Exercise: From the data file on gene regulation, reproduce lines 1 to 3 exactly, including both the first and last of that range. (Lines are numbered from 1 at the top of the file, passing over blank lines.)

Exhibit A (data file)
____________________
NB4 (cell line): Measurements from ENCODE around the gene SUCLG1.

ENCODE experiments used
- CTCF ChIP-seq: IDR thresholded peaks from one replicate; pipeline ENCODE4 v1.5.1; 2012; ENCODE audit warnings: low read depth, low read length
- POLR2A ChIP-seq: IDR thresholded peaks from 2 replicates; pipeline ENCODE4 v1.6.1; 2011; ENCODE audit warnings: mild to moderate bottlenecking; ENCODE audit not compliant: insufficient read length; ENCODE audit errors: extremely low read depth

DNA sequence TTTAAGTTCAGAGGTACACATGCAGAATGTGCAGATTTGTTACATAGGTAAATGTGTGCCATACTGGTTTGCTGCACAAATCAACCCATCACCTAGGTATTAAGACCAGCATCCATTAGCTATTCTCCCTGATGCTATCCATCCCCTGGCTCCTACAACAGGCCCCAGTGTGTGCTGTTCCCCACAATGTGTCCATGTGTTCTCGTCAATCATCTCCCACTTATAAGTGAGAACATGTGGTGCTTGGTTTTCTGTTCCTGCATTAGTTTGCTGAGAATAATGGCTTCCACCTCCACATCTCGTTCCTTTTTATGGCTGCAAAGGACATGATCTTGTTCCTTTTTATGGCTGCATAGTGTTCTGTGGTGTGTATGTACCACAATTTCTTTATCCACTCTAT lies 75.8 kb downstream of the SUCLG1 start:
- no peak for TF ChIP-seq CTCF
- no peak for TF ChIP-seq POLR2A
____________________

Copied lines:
NB4 (cell line): Measurements from ENCODE around the gene SUCLG1.

ENCODE experiments used
- CTCF ChIP-seq: IDR thresholded peaks from one replicate; pipeline ENCODE4 v1.5.1; 2012; ENCODE audit warnings: low read depth, low read length